Edinburgh councillor Paul Edie to step down next year

LONG-SERVING Liberal Democrat councillor Paul Edie is to step down at next year's elections.

Friday, 20th May 2016, 10:49 am
Updated Friday, 20th May 2016, 11:52 am
Lib Dem councillor Paul Edie. Picture: Neil Hanna
Lib Dem councillor Paul Edie. Picture: Neil Hanna

He said he did not rule out a return to elected politics in the future, but would be seeking “other opportunities” in the meantime.

Councillor Edie, 51, was convener of health, social care and housing when the Lib Dems were in coalition with the SNP between 2007 and 2012. And he took over as group leader after the party lost most of its seats at the 2012 elections.

He said: “After much thought I have decided not to contest next year’s council elections. By the time those elections come along I will have served 23 years as a councillor.

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“I have greatly enjoyed my time in local government and especially working with many amazing people both locally and at the City Chambers.”

Cllr Edie joined the party in 1984 and first stood for the council in 1989. He was elected at the third attempt in 1994, winning a seat on the old Lothian Region shortly before it was abolished, then transferred to the new city council and has represented Corstorphine there ever since.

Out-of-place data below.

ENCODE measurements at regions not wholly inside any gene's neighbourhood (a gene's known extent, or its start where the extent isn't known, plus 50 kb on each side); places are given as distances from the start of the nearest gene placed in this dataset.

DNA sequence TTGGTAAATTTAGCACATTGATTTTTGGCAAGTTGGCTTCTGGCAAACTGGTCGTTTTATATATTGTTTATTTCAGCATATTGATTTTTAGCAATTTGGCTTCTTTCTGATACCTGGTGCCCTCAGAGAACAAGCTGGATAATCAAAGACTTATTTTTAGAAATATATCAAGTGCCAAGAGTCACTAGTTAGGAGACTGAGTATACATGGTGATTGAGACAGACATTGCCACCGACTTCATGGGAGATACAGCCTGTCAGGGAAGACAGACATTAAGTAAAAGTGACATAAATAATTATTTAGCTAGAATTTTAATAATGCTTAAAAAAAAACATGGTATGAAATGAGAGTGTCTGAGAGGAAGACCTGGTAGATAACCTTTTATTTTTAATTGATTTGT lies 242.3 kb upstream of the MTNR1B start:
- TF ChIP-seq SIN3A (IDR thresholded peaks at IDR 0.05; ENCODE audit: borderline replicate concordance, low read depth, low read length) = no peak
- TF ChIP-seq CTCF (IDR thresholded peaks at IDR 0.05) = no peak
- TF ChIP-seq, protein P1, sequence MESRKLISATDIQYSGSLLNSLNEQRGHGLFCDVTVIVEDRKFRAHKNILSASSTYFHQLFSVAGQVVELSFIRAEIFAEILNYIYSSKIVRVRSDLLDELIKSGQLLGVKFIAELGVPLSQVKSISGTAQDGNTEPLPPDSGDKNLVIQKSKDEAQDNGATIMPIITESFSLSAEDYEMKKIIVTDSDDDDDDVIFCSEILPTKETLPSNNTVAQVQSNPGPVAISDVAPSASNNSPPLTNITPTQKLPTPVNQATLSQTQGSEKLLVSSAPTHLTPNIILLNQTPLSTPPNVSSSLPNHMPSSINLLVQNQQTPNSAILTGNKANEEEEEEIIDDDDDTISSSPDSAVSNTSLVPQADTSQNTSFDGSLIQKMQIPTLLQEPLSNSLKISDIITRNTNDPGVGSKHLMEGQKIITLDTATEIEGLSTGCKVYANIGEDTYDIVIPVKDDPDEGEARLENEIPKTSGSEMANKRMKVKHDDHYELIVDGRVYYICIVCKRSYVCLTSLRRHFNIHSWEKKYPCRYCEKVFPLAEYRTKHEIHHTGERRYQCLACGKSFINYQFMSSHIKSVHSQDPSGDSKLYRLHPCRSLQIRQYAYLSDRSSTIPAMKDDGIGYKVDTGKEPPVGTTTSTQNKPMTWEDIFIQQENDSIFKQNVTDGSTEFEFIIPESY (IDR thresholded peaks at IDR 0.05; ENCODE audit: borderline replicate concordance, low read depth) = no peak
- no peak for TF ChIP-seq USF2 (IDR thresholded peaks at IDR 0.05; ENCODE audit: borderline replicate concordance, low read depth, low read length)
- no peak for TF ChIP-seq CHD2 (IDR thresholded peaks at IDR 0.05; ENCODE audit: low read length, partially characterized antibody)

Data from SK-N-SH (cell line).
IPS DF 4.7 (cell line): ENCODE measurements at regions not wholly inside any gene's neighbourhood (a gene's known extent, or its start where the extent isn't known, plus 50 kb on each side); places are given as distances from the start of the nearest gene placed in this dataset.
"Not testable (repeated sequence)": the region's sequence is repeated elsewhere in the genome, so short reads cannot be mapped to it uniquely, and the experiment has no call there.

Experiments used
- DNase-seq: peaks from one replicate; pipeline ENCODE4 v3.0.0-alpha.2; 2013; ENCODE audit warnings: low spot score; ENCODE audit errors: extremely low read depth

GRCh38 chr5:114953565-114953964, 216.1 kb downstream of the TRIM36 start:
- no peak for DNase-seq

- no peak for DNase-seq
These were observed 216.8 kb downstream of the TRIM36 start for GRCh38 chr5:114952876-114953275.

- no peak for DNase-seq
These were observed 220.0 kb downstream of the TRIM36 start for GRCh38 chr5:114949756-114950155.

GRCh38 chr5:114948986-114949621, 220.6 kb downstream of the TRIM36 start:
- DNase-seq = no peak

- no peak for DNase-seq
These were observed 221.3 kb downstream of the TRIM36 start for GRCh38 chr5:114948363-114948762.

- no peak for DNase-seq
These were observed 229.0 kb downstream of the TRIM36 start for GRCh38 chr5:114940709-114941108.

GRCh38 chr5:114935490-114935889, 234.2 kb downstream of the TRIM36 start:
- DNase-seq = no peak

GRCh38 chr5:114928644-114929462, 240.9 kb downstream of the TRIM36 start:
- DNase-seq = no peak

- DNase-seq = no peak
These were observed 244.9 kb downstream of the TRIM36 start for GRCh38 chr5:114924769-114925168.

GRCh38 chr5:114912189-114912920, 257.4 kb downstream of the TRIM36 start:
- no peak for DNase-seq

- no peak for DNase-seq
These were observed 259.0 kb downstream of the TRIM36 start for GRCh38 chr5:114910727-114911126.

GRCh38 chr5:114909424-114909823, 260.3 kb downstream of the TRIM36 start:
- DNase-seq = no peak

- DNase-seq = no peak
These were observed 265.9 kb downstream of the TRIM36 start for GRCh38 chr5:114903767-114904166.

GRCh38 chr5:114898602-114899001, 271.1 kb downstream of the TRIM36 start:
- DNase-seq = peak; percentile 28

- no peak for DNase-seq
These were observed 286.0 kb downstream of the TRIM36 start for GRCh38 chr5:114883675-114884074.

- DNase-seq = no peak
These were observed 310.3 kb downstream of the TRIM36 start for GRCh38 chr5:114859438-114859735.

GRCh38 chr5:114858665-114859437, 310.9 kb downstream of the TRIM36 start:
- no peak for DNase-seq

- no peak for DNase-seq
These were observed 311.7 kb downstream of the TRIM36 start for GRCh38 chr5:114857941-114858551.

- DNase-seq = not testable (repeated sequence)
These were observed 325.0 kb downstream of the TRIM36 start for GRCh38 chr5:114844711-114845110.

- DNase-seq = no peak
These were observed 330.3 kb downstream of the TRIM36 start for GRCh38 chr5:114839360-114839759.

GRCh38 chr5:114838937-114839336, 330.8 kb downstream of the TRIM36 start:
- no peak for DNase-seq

He said highlights had included the foundation of the Friends of Corstorphine Hill, now one of the largest conservation groups in the city, and his time in administration.

“During those five years we built the first council housing in a generation, slashed homelessness levels and radically improved social care services all while balancing the books.

“I am proud of that work but I feel that I have achieved as much as I can in local government and would now like to pursue some other opportunities while I am still young enough to do so.”

He said he would miss many aspects of the council. But he said: “We don’t seem to have learned from our mistakes as often as I would have liked us to. We seem constantly to have scandals on the go.

“What politicians do is effectively corporate governance on behalf of the electorate. People get elected and suddenly find themselves in charge of a 
£1.5 billion corporation.

“My advice in parting to the council is: make sure your councillors are trained in corporate governance properly from the get-go because it’s a huge responsibility. It’s something that can be taught and it might keep us out of trouble.”